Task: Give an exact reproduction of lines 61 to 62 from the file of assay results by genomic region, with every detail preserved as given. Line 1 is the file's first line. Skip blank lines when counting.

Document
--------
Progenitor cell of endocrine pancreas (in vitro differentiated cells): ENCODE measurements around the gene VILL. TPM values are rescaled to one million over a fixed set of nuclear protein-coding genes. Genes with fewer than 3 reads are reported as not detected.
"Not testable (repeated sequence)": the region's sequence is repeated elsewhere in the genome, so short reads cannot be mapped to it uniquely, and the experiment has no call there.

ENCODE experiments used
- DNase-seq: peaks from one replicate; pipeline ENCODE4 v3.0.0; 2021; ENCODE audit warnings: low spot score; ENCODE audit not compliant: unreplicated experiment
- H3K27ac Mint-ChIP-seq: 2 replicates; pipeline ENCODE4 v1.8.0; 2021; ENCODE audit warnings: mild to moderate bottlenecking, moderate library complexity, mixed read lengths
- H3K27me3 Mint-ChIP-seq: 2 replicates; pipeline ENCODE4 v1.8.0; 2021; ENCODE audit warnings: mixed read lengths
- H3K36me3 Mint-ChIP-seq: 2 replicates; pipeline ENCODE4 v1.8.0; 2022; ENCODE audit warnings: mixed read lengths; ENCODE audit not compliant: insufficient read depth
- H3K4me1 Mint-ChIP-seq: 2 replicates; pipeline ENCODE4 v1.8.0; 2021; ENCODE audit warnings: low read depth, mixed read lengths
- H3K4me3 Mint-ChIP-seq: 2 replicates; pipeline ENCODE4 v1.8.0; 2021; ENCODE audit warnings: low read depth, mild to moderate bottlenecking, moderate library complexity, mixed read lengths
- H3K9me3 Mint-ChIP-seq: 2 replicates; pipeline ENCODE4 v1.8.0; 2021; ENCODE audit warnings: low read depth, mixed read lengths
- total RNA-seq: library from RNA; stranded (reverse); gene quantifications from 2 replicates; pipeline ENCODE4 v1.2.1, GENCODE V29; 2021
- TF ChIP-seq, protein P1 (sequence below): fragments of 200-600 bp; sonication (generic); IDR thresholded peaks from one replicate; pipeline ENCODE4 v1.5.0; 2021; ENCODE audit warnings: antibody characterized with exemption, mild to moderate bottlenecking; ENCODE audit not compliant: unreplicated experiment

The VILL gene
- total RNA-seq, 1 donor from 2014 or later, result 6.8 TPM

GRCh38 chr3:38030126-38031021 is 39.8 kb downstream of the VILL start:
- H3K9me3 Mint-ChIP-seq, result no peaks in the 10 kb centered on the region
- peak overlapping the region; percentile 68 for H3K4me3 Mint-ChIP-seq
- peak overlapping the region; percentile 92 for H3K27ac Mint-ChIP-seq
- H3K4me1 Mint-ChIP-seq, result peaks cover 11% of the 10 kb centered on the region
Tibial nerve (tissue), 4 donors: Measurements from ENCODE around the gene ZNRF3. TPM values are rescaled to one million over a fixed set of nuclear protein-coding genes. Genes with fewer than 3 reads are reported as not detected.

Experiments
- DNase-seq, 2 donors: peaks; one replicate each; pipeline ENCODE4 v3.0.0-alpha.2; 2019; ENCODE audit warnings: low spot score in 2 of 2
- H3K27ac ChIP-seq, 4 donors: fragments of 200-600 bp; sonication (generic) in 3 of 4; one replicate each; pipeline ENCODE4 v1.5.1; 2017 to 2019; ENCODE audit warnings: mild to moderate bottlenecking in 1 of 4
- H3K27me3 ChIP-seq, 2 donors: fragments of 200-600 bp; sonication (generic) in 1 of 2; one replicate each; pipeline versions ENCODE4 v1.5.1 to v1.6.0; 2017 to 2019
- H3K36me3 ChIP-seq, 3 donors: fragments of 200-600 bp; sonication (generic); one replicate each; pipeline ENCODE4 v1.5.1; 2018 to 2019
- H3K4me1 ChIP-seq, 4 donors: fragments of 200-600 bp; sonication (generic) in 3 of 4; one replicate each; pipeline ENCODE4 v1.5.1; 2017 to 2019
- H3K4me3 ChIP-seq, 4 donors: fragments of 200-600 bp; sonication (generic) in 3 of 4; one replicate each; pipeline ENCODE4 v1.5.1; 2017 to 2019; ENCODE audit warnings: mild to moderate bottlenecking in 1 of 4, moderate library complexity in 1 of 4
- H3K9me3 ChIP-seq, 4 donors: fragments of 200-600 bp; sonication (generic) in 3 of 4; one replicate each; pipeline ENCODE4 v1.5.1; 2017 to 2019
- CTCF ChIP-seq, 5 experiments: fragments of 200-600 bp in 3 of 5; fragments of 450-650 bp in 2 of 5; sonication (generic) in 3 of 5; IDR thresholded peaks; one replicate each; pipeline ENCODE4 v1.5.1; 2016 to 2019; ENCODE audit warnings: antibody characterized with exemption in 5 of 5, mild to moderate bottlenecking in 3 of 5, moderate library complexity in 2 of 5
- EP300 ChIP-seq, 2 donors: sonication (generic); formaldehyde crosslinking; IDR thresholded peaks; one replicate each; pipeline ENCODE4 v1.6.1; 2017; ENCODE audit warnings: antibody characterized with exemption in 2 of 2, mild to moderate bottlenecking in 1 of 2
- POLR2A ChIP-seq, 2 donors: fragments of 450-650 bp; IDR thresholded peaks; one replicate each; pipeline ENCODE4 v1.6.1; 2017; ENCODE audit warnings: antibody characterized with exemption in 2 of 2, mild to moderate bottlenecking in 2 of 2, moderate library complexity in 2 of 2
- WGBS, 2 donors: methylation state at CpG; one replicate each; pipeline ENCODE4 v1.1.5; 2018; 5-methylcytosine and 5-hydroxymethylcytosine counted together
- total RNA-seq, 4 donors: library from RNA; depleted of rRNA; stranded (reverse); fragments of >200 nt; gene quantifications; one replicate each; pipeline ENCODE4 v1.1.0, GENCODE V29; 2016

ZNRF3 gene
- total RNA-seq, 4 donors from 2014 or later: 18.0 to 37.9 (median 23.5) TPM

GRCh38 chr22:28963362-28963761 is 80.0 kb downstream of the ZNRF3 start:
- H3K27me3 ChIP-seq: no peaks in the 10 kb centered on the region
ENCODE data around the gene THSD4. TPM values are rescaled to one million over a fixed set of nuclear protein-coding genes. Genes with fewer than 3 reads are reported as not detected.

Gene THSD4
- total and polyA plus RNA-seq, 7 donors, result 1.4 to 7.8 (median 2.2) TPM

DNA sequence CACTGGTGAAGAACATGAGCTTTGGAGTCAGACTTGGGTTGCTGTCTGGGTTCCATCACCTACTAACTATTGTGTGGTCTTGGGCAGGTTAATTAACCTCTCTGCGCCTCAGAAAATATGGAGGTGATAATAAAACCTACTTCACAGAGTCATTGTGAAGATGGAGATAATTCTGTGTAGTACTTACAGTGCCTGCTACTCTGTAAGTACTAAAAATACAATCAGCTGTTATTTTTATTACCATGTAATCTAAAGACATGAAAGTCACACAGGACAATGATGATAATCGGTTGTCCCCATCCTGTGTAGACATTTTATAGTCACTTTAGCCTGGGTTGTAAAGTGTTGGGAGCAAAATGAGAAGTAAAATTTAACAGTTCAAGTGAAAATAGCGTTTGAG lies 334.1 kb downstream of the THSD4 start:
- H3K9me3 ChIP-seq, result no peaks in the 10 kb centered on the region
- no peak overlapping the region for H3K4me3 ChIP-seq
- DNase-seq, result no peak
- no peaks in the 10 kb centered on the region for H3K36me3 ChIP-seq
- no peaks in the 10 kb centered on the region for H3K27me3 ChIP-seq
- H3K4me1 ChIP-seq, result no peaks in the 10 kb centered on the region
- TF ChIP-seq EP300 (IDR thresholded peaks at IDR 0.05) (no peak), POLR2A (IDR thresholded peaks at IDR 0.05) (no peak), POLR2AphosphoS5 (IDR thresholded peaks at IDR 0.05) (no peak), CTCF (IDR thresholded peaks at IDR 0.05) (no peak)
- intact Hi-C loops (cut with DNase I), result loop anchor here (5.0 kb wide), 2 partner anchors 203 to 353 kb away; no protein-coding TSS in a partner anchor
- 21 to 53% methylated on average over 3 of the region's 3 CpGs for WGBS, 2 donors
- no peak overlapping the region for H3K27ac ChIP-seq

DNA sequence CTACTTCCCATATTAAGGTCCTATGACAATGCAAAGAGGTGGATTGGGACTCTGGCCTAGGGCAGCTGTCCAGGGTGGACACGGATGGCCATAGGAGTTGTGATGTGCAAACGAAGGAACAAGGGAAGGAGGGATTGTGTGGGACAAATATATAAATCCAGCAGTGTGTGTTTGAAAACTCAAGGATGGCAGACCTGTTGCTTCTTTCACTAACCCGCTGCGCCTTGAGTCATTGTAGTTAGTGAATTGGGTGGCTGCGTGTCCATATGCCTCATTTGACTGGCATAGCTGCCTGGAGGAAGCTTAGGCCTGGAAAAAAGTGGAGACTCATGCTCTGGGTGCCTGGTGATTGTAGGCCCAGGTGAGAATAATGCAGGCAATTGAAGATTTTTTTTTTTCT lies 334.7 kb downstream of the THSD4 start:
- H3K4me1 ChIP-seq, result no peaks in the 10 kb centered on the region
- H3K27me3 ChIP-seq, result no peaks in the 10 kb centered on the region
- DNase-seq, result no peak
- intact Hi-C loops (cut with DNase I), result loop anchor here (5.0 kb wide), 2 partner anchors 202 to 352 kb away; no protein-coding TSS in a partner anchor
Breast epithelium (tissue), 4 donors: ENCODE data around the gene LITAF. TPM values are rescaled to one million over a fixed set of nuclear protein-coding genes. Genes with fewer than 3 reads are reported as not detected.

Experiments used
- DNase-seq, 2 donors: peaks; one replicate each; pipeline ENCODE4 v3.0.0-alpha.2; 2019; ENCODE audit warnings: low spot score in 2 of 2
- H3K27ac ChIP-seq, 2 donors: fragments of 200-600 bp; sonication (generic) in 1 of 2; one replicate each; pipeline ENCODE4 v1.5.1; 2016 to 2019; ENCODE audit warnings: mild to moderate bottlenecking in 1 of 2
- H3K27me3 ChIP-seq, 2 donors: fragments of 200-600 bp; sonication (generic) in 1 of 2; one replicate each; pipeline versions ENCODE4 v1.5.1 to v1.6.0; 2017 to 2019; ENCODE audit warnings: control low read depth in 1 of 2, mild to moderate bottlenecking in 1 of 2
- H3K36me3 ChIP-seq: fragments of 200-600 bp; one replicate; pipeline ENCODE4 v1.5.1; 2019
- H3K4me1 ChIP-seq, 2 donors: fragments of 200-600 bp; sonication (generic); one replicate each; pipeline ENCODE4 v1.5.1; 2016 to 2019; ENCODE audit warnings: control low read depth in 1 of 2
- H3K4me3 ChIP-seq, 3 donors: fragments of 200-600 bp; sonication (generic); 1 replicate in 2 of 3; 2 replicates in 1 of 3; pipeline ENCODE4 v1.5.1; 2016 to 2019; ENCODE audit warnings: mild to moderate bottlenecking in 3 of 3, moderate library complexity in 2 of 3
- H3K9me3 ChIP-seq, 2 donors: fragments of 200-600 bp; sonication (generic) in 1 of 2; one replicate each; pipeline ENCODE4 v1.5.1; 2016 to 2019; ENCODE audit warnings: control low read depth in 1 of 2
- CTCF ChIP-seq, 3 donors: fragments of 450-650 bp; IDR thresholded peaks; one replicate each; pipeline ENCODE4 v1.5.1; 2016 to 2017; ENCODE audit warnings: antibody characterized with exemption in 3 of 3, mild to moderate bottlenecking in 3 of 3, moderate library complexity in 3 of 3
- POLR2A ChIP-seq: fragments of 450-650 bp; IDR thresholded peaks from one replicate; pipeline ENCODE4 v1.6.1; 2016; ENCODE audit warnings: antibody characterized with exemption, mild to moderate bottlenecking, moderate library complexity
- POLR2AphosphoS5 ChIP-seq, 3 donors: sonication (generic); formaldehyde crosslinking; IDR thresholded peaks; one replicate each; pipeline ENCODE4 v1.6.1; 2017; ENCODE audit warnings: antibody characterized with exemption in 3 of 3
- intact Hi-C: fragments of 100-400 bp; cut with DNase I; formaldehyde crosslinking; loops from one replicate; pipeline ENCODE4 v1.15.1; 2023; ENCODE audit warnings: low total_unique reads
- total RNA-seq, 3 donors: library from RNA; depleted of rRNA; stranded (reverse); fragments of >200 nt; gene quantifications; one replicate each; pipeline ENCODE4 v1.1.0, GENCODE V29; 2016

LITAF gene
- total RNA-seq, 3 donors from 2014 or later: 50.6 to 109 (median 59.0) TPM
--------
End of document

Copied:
- H3K27me3 ChIP-seq, 2 donors: fragments of 200-600 bp; sonication (generic) in 1 of 2; one replicate each; pipeline versions ENCODE4 v1.5.1 to v1.6.0; 2017 to 2019; ENCODE audit warnings: control low read depth in 1 of 2, mild to moderate bottlenecking in 1 of 2
- H3K36me3 ChIP-seq: fragments of 200-600 bp; one replicate; pipeline ENCODE4 v1.5.1; 2019